Membership ban of the NSDAP

from Wikipedia, the free encyclopedia

On April 19, 1933, the NSDAP introduced a ban on membership for new members in order to cope with the onslaught of applications for membership after it came to power on January 30, 1933. This lock was loosened several times in the following years and completely lifted on May 10, 1939.



Both the handover of power to the National Socialists at the beginning of 1933, referred to in their own language as the “takeover” or “national uprising”, and the process and outcome of the Reichstag elections of March 5, 1933 led to mass resignations in all other parties in Germany. The left-wing and social democratic parties such as the KPD and the SPD , but also parties of the center-right spectrum, were particularly affected . In the period that followed, hundreds of thousands of Germans applied for membership in the NSDAP. The number of party members rose from 850,000 (January 1933) to almost 2.5 million (January 1935). The numerous new members were mockingly and disparagingly referred to as “ March fallen ”. The Nazi leadership even suspected that the high number of new registrations, which also called for the administration of the party, thousands of "economic knights" and political opposition forces, who do not like old fighter from Nazi conviction, but for personal gain or with the aim of sabotaging the Party affiliation desired.

Imposition of the admission ban

To counter this, the party leadership responded on April 19, 1933 to the influx of members with a nationwide, unlimited membership ban, which was fixed in the order of April 19, 1933 of the Reich Treasurer of the NSDAP, Franz Xaver Schwarz , and on May 1 Came into force in 1933. The ordinance sheet of the Reich leadership of the NSDAP of April 30, 1933 also stated: “After this point in time, no department of the movement may accept new registrations. The districts can submit new registrations to the Reichsleitung received by the authorities before May 1 by May 15 at the latest. "Excepted from the admission ban were" members of the Hitler Youth who have reached the age of 18, members of the NSBO and all those who which services are doing in the SA or SS . ”This enabled them to continue joining the NSDAP. On May 1, 1933, " National Labor Day ", there was an above-average number of party members, including Carl Schmitt , Theodor Oberländer , Wilhelm von Opel , Fritz Thyssen , the "Crown Lawyer" Ernst Rudolf Huber and Karl Gebhardt , Heinrich Himmler's personal physician .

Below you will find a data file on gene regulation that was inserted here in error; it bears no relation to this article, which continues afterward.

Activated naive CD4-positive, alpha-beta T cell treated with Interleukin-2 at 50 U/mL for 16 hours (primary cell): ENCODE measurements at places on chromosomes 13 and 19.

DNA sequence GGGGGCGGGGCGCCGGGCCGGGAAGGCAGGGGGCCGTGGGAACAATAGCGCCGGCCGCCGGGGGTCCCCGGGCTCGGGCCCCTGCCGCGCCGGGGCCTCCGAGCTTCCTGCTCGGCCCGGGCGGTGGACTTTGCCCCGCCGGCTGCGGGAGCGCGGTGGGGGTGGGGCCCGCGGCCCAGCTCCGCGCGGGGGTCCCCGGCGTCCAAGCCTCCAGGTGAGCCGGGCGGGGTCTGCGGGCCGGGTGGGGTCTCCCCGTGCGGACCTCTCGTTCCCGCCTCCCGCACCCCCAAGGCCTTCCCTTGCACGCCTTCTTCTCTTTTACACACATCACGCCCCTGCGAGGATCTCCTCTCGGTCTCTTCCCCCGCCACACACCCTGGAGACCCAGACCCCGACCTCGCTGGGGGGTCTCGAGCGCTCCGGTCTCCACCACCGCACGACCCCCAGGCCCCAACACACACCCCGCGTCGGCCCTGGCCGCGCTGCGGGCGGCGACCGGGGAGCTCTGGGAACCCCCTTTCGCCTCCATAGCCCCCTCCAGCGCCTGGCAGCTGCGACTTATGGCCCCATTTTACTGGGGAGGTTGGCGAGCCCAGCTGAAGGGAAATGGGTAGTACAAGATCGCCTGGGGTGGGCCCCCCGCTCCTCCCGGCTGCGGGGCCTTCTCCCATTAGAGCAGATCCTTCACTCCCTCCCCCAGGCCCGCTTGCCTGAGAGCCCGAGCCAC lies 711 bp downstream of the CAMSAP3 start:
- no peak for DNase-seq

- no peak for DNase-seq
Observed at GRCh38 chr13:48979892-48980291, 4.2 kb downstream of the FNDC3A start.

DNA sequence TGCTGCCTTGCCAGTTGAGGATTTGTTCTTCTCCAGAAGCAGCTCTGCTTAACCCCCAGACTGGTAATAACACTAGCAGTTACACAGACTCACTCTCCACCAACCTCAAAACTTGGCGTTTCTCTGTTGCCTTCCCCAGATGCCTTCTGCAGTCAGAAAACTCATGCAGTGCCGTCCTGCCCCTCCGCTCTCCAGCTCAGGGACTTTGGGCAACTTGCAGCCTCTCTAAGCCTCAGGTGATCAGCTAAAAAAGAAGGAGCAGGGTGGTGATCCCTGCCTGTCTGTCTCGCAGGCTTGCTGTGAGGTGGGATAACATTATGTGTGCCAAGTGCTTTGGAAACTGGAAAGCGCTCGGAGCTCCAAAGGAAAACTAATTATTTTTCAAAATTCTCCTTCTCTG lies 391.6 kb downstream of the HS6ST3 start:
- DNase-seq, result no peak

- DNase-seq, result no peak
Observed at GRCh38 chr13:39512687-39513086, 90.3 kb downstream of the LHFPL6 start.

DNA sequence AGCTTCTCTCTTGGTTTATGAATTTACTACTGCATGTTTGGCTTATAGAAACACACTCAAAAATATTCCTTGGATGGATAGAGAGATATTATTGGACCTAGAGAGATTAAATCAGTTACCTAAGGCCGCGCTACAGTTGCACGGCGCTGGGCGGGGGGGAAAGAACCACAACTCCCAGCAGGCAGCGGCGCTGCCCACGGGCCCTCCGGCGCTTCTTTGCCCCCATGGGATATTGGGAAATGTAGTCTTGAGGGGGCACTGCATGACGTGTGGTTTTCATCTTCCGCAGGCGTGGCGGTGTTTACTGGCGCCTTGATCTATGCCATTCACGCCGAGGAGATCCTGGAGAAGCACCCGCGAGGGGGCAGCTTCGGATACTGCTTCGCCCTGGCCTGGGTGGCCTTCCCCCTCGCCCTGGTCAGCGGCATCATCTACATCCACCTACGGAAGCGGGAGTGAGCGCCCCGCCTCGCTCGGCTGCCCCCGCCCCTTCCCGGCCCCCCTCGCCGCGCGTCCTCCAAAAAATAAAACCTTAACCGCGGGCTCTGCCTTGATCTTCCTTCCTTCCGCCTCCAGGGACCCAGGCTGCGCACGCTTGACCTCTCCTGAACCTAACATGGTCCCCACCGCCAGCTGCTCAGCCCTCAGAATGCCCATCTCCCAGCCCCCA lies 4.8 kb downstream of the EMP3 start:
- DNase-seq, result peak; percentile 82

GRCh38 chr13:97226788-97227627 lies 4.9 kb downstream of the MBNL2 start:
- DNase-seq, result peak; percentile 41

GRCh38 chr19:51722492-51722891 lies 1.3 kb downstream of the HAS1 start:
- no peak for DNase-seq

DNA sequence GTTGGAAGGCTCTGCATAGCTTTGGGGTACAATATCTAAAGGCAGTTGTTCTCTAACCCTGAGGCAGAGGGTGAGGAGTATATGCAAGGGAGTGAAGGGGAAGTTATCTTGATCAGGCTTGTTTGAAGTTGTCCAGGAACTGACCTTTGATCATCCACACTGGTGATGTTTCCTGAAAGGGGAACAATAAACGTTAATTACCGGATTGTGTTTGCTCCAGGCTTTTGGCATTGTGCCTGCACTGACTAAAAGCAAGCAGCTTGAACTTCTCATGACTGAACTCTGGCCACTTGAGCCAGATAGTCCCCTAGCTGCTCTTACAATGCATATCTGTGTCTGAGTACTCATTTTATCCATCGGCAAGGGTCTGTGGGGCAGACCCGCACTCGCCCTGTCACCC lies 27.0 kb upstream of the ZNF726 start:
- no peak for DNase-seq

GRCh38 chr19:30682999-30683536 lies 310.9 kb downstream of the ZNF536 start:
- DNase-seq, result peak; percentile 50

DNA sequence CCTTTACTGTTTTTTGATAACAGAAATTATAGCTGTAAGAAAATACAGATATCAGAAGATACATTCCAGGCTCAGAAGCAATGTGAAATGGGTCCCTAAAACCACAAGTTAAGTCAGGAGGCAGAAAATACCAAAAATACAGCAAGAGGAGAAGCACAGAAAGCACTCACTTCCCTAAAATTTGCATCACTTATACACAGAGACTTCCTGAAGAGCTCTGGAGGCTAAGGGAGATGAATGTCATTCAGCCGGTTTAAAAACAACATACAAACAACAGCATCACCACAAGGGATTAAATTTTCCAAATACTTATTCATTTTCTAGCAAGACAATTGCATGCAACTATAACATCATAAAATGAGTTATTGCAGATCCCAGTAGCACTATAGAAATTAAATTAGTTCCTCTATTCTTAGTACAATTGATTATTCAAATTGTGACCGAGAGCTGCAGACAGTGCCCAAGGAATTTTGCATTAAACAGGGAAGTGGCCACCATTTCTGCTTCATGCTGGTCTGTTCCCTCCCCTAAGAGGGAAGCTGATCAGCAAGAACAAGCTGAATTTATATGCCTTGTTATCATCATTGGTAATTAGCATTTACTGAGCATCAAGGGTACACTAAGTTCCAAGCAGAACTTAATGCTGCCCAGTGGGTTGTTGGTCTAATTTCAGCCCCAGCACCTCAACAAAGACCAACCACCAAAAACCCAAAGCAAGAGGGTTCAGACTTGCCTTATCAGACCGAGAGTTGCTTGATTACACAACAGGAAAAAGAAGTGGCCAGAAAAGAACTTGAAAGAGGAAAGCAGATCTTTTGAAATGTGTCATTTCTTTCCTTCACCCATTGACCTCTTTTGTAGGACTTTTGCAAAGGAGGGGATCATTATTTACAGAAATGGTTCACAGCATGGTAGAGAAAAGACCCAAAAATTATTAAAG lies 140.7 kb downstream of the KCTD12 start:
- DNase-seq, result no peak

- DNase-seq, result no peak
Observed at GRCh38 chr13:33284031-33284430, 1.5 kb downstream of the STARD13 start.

In addition to the existing special regulations, the comprehensive admission ban was subsequently relaxed. In 1937, Reich Treasurer Schwarz first permitted the old NSBO ​​and NS-Hago (National Socialist Trade and Industry Organization) members to join the NSDAP with order 3/37, and then with order 18/37 of April 20, 1937, all of them to enable entry into the NSDAP, who had been active as National Socialists in the party's branches and affiliated associations since the takeover of power.

With these extended special regulations for joining the party and the introduction of the so-called “party candidate”, the number of members grew considerably after 1937, so that in 1939 the NSDAP had around 5.3 million party members. Party candidates had to assume all duties, in particular the obligation to pay contributions and to register, and were allowed to wear the party badge from January 1938 , but they were only eligible for admission to the party until they were given a red membership card by the Reich leadership.

Complete repeal

After the complete lifting of the ban on membership for the Altreich and the Gau Danzig with the order 34/39 of May 10, 1939, which came into force retroactively to May 1, 1939, the number of members increased again significantly. After the completion of Order 18/37, Adolf Hitler set a ratio of 1:10 between the number of party members and the number of German citizens as the ideal goal. The establishment of party candidates was lifted at the same time.

In 1945 the number of membership numbers assigned was around 8.5 million.

Individual evidence

  1. See Table 1 in: Michael Grüttner : The Third Reich. 1933-1939 . Stuttgart 2014, p. 101 (= Gebhardt. Handbook of German History , Volume 19).
  2. Axel Vieregg: Encountered your own fallibility? Günter Eich's entanglements in the Third Reich ( Memento from September 8, 2014 in the Internet Archive )
  3. Federal Archives - PG - On the membership system of the NSDAP. March 7, 2016, accessed February 7, 2019 .
  4. See Table 1 in: Michael Grüttner: The Third Reich. 1933-1939 . Stuttgart 2014, p. 101.
  5. ^ Anton Lingg: The administration of the National Socialist German Workers' Party . Zentralverlag der NSDAP, Munich 1939, p. 162.
  6. ^ Anton Lingg: The administration of the National Socialist German Workers' Party , p. 163.


Web links